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Deed of variation – not just to save inheritance tax

Piggy bank which is full, coins spilling over to the side

The usual reason for entering into a deed varying a will within 2 years of death, is to secure an inheritance tax reduction or to skip a generation so that a gift is removed from an affluent beneficiary and diverted to his impecunious children.

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Ken Dodd – tax efficient to the last

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No-one can avoid death or taxes but Ken Dodd at least managed to minimize the latter in his final days.  The key of course was marrying his long-time partner and instantly getting the benefit of total exemption from inheritance tax as a result of the spouse exemption.  He would of course have had to make a will immediately after the marriage, or may be just before but in contemplation of the marriage, because otherwise Ken’s late entry into matrimony would have cancelled any previous wills, even if they were in favour of the partner.

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The latest on the residential nil-rate band

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According to press reports it seems a strong possibility that certain estates have not been claiming this extra inheritance tax allowance which applies when residential property is left to the children (including step-children and adopted children) and to grandchildren or other direct descendants.  The provisions governing its application are complex.  Possibly those administering estates themselves without expert assistance are missing out.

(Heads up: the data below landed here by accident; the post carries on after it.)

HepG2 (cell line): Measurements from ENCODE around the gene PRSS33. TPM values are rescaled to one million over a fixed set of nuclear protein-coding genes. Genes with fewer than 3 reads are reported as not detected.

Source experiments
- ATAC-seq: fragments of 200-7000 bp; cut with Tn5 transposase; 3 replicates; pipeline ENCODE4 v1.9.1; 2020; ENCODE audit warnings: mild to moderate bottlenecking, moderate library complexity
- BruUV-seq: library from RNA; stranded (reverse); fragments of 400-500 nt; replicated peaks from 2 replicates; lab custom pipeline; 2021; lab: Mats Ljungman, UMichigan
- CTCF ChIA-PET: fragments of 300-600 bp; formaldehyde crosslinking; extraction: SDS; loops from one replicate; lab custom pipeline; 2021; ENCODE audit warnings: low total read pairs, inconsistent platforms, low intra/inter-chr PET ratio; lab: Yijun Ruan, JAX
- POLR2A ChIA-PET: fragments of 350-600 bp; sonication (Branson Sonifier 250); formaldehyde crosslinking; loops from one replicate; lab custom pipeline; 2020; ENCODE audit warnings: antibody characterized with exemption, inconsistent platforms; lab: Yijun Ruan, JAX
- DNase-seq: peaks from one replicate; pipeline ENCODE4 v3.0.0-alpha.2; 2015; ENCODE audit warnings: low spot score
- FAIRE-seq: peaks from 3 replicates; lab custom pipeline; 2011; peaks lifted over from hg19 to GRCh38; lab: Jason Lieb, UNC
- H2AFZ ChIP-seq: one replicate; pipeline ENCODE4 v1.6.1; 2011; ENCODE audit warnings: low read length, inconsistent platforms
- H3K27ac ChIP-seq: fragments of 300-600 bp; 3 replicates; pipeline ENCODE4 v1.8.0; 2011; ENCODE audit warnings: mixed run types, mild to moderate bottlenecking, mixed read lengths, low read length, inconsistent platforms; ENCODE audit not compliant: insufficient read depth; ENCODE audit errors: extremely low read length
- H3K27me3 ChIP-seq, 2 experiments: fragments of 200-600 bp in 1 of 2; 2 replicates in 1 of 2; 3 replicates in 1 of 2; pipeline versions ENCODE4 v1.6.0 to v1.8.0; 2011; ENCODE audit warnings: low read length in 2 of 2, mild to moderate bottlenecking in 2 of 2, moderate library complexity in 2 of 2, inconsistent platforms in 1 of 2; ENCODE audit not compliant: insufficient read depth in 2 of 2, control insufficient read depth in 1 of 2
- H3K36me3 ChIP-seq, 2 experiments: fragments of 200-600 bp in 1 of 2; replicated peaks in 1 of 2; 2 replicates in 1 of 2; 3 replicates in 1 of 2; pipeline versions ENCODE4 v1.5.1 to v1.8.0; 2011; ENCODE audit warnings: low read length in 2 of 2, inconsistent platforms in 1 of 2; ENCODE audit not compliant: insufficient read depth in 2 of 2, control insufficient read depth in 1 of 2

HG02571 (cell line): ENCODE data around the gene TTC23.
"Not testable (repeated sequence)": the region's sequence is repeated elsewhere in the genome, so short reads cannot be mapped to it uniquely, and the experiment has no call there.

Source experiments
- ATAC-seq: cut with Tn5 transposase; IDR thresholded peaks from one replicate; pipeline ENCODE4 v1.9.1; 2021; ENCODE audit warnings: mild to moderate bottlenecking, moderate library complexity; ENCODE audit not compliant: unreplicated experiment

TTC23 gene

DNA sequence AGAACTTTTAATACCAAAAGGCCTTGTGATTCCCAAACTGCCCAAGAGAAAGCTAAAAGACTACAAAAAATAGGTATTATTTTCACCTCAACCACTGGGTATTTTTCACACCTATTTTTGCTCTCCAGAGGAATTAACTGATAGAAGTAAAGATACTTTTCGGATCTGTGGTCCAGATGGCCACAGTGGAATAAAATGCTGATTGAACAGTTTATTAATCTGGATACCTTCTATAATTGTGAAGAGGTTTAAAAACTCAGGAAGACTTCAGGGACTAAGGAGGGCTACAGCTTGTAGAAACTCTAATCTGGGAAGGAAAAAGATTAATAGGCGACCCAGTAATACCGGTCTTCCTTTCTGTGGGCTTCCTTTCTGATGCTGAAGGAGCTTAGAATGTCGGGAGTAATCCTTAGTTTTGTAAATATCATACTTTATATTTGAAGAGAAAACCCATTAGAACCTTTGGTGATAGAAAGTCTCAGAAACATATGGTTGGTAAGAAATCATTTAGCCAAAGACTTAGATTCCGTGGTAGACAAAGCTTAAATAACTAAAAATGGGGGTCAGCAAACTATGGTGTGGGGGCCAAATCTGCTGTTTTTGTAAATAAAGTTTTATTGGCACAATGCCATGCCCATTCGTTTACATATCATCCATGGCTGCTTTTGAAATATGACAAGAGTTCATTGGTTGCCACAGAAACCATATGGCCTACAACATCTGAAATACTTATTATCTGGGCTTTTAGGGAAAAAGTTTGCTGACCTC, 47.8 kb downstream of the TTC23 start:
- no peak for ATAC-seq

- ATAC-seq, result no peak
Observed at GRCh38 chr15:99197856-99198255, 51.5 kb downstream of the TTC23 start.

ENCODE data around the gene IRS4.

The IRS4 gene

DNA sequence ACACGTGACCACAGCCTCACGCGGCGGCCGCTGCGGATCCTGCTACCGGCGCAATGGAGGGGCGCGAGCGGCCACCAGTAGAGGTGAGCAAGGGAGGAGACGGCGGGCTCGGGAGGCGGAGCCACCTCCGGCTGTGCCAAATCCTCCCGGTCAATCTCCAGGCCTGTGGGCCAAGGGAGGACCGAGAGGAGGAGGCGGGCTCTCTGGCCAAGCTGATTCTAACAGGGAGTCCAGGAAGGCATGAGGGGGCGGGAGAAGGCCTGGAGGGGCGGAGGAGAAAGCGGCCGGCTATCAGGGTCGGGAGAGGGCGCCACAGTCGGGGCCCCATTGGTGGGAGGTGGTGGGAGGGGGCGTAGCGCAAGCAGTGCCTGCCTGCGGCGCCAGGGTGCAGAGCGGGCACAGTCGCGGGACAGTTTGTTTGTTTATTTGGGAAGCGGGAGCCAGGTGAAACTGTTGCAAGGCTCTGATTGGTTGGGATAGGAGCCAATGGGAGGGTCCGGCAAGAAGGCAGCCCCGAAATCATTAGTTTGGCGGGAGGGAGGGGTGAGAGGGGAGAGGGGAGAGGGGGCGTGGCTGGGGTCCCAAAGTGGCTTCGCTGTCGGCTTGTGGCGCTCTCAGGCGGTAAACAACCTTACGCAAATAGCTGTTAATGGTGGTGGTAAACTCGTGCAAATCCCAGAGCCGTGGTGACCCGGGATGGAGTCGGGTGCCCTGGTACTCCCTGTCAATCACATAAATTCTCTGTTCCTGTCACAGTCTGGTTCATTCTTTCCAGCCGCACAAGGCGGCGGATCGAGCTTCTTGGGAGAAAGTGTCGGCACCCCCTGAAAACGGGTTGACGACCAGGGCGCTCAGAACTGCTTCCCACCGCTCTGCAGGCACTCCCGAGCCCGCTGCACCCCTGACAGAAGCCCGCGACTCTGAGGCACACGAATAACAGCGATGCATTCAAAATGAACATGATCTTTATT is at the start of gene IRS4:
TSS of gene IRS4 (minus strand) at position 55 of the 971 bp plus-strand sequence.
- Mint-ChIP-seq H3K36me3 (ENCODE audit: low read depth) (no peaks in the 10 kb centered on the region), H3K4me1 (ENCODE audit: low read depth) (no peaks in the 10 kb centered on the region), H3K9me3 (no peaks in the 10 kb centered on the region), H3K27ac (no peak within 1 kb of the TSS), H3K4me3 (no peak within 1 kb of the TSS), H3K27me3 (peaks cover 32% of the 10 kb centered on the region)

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Executors – don’t forget to investigate gifts

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Most people know that if you fail to survive a gift by 7 years it will form part of your estate.  It is likely that banks will co-operate with HMRC if the tax men are suspicious about whether gifts have been properly declared.  An investigation could follow that will be uncomfortable for executors and could mean additional tax and fines as well. 

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When should you review your will?

When should you review your will

As a general guide we advise clients to review their wills as a matter of course every 5 years but there are some life-changing events which should prompt anyone to bring a possible change to the top of his or her agenda and they are:- getting married or divorced, having children, the death of one of your beneficiaries or an executor or guardian, a substantial financial change – for example a business sale or similar, and more common perhaps, moving house.

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